Meat the Consequences: The Impact Livestock have on our Environment

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Written by: Emma Warmerdam

Fig.1 Cattle in the Brazilian Amazon. Photo Credit: Rodrigo Baleia10

Food is essential for our health and wellbeing but how do our diets impact the health of our planet?

Human food production has undergone drastic changes. From early hunter-gatherer lifestyles to the first domesticated plants and animals and the agricultural revolution that followed.1 Since then scientific and technological advances have allowed humans to produce vast amounts of food and export it around the globe. These advances have come at a cost. The associated land-use changes, water usage, greenhouse gas (GHG) emissions and pollution are taking a toll on the environment.2

 Livestock plays a major role in foods impact on the planet. Livestock encompasses domesticated animals used for their meat, dairy or eggs.3 They provide valuable nutrition to people across the globe but require a lot of natural resources to raise.4 This sector impacts the environment in several different ways. One is the deforestation associated with expanding pastures and growing feed for them, this leads to biodiversity loss.8 It is estimated that when excluding humans, 94% of mammal biomass is livestock.5 This impresses the immense scale of the industry.

Another consequence is the GHG emissions associated with this method of food production. 14.5% of total human GHG emissions are produced by the livestock sector. Carbon dioxide, methane and nitrous oxide are the GHGs of most concern when it comes to livestock. As seen in the diagram below (Fig.2) the animals themselves contribute 39% of the sector’s emissions by their ruminant digestive processes.6 Carbon dioxide from land-use changes (e.g., turning forested land into pasture) also contributes. Feed production is the most critical, making up 45% of the sector’s emissions.6

Fig.2 The sources of livestock emissions. Those in red indicate direct emissions from livestock6.

By 2050 the human population is expected to reach 9.7 billion.7 As incomes rise in developing countries and urbanization persists the demand for animal protein will continue to increase.6 It is therefore imperative that we find ways of keeping up with animal product demand while also taking care of our natural resources.

How do we mitigate the environmental issues associated with livestock production? On the individual level, we can choose to cut down on our meat consumption and opt for plant-based proteins. These require less land and water and have lower GHG emissions associated with them.2 At the industry level action must be taken to produce animal protein more efficiently. This can be done by switching to intensive farming systems. This can reduce water and land needed but there are downsides. Animal welfare is often compromised, disease can spread faster and there may be more concentrated pollution.3 Another option is to use crop leftovers and grass to feed livestock instead of feed produced from arable land.8 Once it becomes feasible lab grown meat may be the future of animal protein production, this will resolve many of the environmental impacts discussed here.9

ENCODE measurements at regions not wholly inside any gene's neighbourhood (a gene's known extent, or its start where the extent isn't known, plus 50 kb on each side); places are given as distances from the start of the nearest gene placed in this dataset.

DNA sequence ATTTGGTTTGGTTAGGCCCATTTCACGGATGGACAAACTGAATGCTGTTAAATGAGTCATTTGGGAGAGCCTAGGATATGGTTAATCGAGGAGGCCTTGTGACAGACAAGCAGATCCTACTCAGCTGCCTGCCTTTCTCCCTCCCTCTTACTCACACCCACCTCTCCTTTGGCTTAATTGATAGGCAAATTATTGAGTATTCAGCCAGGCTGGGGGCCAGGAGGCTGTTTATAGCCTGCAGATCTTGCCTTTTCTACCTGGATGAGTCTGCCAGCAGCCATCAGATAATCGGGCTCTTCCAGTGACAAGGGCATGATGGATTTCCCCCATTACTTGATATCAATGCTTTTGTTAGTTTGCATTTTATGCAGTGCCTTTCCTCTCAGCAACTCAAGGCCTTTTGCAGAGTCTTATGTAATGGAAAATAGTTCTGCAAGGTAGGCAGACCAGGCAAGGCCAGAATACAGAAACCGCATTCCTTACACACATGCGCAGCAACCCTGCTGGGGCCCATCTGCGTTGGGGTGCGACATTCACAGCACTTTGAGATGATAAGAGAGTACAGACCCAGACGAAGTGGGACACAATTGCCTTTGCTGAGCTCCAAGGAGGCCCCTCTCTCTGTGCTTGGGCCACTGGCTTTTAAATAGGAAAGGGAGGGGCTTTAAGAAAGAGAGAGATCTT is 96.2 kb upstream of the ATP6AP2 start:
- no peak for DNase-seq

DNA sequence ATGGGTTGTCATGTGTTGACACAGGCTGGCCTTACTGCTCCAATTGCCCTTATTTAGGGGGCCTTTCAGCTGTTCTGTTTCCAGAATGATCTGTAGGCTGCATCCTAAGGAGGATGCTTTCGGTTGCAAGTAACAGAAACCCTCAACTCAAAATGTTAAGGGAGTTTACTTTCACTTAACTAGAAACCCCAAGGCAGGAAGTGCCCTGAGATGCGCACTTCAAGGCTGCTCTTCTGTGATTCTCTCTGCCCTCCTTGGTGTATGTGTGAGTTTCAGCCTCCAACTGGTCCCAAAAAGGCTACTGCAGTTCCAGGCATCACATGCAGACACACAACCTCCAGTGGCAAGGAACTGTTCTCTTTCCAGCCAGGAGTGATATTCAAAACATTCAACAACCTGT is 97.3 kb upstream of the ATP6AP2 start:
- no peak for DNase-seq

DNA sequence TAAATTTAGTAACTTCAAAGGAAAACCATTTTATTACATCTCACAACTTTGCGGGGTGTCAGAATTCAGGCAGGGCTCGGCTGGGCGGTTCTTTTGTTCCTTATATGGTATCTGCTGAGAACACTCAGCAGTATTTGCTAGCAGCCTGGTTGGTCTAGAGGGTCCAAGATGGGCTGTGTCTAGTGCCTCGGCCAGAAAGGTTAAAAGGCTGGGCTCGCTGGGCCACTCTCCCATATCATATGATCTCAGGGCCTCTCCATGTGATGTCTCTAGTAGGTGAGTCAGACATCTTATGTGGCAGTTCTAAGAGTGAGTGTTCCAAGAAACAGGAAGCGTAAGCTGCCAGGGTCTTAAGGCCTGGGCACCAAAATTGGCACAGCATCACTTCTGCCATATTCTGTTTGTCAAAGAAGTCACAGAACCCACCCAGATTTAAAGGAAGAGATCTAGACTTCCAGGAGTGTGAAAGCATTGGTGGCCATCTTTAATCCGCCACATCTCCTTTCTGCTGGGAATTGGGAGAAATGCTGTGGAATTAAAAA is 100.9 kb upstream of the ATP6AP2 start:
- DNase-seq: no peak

Food production is dependent on the environment. The livestock sector contributes to climate change. In a changing climate, water may become scarcer; temperature rise may cause heat stress in animals and diseases may become more virulent.4 These changes will in turn have implications for the agricultural industry.


  1. Thrall, P. H., Bever, J. D., & Burdon, J. J. (2010). Evolutionary change in agriculture: the past, present and future. Evolutionary Applications, 3(5–6), 405–408.
  2. Swain, M., Blomqvist, L., McNamara, J., & Ripple, W. J. (2018). Reducing the environmental impact of global diets. Science of The Total Environment, 610611, 1207–1209.
  3. de Vries, M., & de Boer, I. J. M. (2010). Comparing environmental impacts for livestock products: A review of life cycle assessments. Livestock Science, 128(1), 1–11.
  4. Herrero, M., Wirsenius, S., Henderson, B., Rigolot, C., Thornton, P., Havlík, P., De Boer, I., & Gerber, P. J. (2015). Livestock and the Environment: What Have We Learned in the Past Decade? Annual Review of Environment and Resources, 40(1), 177–202.
  5. Hannah Ritchie and Max Roser (2020) – “Environmental impacts of food production”. Published online at Retrieved from: ‘’ [Online Resource]
  6. Grossi, G., Goglio, P., Vitali, A., & Williams, A. G. (2019). Livestock and climate change: impact of livestock on climate and mitigation strategies. Animal Frontiers, 9(1), 69–76.
  7. Nations, Department of Economic and Social Affairs, Population Division (2019). World Population Prospects 2019: Ten Key Findings.
  8. Van Zanten, H. H. E., Herrero, M., Van Hal, O., Röös, E., Muller, A., Garnett, T., Gerber, P. J., Schader, C., & De Boer, I. J. M. (2018). Defining a land boundary for sustainable livestock consumption. Global Change Biology, 24(9), 4185–4194.
  9. Bryant, C., & Barnett, J. (2018). Consumer acceptance of cultured meat: A systematic review. Meat science143, 8-17.